The oldest surviving inscription on a stone at Copp's Hill is for the two-week-old son of David Copp and his wife, Obedience. The baby died Dec. 22, 1661.

An informational marker pointed out interesting gravestones, including this one, created from another, previously carved gravestone. You can see the old inscription, upside-down on the back:

And here’s the front of the reused stone, marking the grave of Theodore James, who died Sept. 25, 1815:

It’s hard to tell in this photo, but the inscription on Mary Waters’ tombstone gives the names of her husband when she died and her former husband.

You can search Copps Hill interments at Find-a-Grave.

You can read Copp’s Hill historical markers online at the Historical Marker Database. Start with this one, then click the links under Other Nearby Markers.

For Lisa Louise Cooke's demo on using photo-editing software to improve the readability of your gravestone photos, see our video page.

Ask and answer cemetery research questions in Family Tree Magazine’s Cemetery Central Forum (note you must register with the Forum to post).

Cemeteries | Social History
Monday, 12 October 2009 11:27:09 (Eastern Daylight Time, UTC-04:00)  #  Comments [0]
# Friday, 09 October 2009
Stupid Inventions of the Past
Posted by Grace

From LIFE magazine (who knew it was still around?), a slideshow of 30 dumb inventions. I'd like to think my ancestors survived being put in a baby cage.

Genealogy fun | Social History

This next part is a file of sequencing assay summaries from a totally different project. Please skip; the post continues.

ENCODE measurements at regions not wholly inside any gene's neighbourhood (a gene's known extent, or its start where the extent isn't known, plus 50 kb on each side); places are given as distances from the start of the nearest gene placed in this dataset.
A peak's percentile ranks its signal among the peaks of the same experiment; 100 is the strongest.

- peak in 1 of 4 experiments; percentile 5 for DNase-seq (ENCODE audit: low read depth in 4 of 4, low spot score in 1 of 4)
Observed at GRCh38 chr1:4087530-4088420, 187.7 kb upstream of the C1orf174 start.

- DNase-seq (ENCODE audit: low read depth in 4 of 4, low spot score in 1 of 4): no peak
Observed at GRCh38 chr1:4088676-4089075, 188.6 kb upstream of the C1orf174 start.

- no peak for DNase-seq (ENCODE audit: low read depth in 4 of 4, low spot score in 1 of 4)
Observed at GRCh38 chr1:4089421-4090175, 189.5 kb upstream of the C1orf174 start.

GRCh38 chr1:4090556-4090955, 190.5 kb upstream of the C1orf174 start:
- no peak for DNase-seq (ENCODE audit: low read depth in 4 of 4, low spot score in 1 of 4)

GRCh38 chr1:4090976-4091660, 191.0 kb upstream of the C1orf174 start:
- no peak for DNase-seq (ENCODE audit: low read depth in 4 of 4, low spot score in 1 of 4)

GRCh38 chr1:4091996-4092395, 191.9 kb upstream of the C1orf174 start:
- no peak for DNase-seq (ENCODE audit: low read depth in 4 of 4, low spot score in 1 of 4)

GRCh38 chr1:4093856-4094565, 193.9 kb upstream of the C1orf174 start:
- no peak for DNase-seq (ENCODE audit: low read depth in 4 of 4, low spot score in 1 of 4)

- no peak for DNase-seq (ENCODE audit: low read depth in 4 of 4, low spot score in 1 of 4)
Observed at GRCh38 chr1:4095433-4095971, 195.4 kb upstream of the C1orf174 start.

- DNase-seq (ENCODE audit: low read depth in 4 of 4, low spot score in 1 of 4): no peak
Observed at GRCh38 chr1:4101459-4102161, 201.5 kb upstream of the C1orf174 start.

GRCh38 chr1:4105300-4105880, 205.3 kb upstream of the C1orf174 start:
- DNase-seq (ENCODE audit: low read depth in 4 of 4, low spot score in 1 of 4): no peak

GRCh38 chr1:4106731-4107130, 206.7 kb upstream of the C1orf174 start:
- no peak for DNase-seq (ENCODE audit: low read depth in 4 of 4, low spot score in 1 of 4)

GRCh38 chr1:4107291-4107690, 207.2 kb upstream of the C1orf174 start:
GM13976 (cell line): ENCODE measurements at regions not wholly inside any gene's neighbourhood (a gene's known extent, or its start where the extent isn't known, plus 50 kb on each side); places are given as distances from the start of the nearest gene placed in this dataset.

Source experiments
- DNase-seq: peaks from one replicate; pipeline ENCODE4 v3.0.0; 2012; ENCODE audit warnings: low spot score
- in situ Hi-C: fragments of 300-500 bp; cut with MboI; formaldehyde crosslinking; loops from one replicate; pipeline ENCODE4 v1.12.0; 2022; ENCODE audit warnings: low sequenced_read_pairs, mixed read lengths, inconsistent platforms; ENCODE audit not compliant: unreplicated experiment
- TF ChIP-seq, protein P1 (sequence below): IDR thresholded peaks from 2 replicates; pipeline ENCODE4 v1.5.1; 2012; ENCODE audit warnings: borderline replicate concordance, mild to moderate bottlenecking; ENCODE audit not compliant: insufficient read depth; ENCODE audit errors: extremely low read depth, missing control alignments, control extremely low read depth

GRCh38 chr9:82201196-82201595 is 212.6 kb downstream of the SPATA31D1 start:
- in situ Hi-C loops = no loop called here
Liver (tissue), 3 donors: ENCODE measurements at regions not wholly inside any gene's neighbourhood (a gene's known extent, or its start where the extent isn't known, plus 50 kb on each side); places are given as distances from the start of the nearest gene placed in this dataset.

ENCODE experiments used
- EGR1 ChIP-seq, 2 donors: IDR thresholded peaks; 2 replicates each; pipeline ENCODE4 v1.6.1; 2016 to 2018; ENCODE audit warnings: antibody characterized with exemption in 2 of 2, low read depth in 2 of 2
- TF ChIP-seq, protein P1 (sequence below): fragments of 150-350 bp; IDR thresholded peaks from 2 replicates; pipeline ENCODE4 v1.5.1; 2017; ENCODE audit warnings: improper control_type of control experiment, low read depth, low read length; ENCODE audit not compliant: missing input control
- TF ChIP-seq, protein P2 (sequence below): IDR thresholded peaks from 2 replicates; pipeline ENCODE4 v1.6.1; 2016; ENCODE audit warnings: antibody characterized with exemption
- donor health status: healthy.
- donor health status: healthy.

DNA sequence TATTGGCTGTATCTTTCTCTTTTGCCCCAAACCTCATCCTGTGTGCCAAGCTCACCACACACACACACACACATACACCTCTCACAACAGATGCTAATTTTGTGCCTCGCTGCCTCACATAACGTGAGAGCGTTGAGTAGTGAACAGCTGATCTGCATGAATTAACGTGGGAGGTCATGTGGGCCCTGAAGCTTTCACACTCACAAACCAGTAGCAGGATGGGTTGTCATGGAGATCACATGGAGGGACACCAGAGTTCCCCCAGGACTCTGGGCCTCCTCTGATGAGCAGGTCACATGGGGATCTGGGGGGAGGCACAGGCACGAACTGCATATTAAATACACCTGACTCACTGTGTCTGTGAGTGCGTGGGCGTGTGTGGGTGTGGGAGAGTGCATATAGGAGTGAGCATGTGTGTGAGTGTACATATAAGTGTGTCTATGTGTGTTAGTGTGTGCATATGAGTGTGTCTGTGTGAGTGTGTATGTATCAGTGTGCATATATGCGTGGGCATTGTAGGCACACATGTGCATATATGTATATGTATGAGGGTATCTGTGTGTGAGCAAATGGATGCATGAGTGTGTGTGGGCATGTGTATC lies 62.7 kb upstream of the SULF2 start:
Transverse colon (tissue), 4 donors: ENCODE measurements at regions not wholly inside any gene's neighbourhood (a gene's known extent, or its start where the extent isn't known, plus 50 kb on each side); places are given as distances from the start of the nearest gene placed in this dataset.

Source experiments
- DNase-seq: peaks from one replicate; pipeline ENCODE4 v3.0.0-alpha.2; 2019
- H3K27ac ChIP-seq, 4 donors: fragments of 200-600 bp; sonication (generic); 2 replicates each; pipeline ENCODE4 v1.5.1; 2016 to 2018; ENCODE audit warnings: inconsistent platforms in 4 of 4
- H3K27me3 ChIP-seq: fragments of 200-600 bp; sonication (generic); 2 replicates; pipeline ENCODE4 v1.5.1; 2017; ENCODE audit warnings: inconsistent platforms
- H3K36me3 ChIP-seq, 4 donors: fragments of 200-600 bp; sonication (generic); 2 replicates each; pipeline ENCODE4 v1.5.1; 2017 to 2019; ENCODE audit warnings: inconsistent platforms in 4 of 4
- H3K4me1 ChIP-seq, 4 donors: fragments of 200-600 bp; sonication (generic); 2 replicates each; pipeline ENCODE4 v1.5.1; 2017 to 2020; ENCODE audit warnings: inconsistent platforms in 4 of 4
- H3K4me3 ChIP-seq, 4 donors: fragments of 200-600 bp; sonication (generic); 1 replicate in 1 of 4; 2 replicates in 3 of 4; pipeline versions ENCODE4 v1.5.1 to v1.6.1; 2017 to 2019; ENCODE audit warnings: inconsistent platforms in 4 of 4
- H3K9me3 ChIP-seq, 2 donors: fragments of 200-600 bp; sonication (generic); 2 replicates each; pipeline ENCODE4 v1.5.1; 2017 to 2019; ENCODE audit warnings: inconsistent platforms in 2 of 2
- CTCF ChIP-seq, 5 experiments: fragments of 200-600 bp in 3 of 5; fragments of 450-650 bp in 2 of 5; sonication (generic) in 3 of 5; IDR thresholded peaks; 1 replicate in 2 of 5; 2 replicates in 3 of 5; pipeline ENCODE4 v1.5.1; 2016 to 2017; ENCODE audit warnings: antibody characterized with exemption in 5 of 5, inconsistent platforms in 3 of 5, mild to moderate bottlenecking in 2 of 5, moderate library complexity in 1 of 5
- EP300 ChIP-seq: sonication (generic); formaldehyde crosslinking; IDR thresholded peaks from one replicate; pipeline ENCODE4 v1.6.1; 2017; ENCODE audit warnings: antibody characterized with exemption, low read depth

Friday, 09 October 2009 12:14:30 (Eastern Daylight Time, UTC-04:00)  #  Comments [0]
Michelle Obama's Slave Ancestry Video
Posted by Allison

As we reported earlier, our friend and professional genealogist Megan Smolenyak appeared on CBS' Early Show this morning to talk about Michelle Obama's slave ancestry.

Though perhaps not unique among slave descendants, the stories Smolenyak uncovered about Obama's ancestors Melvinia and Delphus are certainly interesting. Here's the video of the CBS interview:

African-American roots | Celebrity Roots
Friday, 09 October 2009 11:40:18 (Eastern Daylight Time, UTC-04:00)  #  Comments [0]
# Thursday, 08 October 2009
Genealogist Finds Michelle Obama's Slave Ancestor
Posted by Grace

Family Tree Magazine contributor Megan Smolenyak Smolenyak and The New York Times have uncovered documents revealing first lady Michelle Obama's great-great-great-grandmother, a slave named Melvinia. Through probate records, photographs and local histories, the sleuths have pieced together a picture of the life of Melvinia, who labored on farms in Georgia and South Carolina, and her first son, Dolphus—Obama's great-great-grandfather—who became a carpenter and owned his own business in Birmingham, Ala.